It's Time To Get Real On The Need For Diversity In The FTSE350
It is true that there has been a 'sea change' when it comes to attitudes in British business on the need for gender diversity. We no longer talk about it in "hushed tones by the water cooler" in offices, said a senior business woman at an event in London last night. There has been real progress too, when it comes to the numbers of female non-executive directors in FTSE350 boardrooms - it is worth remembering this is an index comprising a substantial number of companies, as opposed to France , say - or Norway.
Gender parity in business at senior levels by itself does not represent true diversity, but as women are 50% of the population moving them forward is an obvious place to begin when it comes to changing the status quo.
The findings of the Hampton-Alexander Review speak volumes of the need to stop thinking about 'diversity' and start thinking about 'culture', if UK business is to represent the customers it aims to serve. The laggards need shaking up - in the FTSE 250 there are 47 All-Male Executive Committees, which means that almost one in four of companies reporting have no women on the Executive Committee.
The incredulous tone of Sir Philip Hampton's words at the launch of the review suggested the need for urgent action. “I find it really strange that there are some companies, including some big household names, where there are still no women (at the top)” he said.
"We look forward to hearing cogent reasons from companies that struggle to identify women with strong executive abilities. We share the scepticism of those who also doubt that limited diversity is consistent with a meritocracy" said Sir Philip.
At last evening's event in London held by INSEAD's Independent Director Network and sponsored by Helen Pitcher's boardroom consultancy (with whom I do consultancy work), an impressive panel of speakers made clear the determination to take this issue forward. That determination was also reflected in the high level of engagement and impassioned debate in a youthful room consisting of women, and also men.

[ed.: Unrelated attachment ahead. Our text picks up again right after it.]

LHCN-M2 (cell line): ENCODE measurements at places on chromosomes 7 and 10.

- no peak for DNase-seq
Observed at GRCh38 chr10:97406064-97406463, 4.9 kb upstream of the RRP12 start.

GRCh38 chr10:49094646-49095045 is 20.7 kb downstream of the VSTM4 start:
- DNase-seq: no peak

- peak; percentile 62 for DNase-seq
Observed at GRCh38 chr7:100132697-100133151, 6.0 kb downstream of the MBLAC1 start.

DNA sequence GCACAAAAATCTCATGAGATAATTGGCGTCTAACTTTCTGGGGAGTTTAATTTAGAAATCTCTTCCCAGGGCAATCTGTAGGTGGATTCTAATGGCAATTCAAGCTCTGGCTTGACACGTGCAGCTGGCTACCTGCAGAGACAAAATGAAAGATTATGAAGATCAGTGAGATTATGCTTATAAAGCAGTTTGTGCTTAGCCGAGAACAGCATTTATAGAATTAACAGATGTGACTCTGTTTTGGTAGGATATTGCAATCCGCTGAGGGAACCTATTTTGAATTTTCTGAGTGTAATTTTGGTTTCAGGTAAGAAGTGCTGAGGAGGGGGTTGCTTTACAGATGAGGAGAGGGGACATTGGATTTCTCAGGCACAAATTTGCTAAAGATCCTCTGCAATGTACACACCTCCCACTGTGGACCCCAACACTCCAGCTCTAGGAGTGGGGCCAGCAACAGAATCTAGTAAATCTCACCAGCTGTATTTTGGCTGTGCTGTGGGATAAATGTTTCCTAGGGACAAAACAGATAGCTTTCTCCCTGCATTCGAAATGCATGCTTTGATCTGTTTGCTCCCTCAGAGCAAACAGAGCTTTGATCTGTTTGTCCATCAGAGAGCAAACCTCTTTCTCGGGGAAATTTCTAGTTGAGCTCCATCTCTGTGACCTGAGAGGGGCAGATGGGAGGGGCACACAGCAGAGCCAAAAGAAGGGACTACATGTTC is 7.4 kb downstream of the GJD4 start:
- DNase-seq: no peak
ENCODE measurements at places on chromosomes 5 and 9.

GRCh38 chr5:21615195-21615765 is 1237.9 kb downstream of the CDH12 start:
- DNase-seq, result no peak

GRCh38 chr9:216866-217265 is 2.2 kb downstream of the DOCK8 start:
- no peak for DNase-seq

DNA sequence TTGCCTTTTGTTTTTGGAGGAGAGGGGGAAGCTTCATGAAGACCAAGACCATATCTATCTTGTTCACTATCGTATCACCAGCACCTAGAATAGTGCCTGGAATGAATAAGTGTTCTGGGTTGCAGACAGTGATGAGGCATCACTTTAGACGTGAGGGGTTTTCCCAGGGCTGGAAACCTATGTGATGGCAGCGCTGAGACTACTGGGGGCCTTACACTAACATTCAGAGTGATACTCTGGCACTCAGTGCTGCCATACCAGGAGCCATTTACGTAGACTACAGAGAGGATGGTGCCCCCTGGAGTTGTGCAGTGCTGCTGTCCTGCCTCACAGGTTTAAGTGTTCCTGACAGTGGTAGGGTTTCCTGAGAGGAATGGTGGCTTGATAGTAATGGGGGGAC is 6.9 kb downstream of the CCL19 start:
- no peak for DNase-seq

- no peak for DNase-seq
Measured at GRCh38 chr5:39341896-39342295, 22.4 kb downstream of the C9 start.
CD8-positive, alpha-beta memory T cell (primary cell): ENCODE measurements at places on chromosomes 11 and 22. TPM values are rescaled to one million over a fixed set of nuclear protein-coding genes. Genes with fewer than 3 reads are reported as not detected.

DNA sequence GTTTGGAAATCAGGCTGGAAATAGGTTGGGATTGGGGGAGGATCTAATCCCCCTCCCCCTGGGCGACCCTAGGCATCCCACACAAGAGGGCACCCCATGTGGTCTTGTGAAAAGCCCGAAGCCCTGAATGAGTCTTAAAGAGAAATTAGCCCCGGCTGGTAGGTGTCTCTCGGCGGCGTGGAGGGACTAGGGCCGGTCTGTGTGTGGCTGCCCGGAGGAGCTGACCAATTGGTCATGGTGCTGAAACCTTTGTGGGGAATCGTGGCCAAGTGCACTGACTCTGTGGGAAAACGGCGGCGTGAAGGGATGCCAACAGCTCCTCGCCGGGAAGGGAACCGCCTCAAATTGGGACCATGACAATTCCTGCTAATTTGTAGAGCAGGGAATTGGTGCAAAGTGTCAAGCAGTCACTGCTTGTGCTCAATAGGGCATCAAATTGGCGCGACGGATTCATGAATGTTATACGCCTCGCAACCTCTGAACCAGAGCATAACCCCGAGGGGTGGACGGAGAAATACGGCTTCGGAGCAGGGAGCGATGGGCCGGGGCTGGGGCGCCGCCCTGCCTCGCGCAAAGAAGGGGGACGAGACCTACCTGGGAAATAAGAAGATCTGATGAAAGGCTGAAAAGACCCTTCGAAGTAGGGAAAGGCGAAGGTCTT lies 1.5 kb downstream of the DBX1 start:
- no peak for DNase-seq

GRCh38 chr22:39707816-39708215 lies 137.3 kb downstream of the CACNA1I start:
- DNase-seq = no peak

It happened to be a man - Oliver Benzecry of Accenture - who first made a clear link last night between culture and diversity, calling on the need for analytics and data tools to measure an entire business. Ruby McGregor-Smith pointed out that most CEOs cannot tell you the ethnicity breakdown throughout their company : "they just do not know."
Why is it important ? There was no time last night to go into this in detail, but it is surely because if you do not know who your employees are all the time - and not just when they are doing their jobs - then you cannot engage with them. You cannot discuss whether flexible working would be a good idea, whether shared parental leave for a man or a woman will make any difference to promotion, whether the company's tendency to demand office presence and office attire at anti-family hours is losing it talent.
Without that engagement, boardrooms are out of touch with the changing realities and choices of the lives of all their people, especially the younger ones.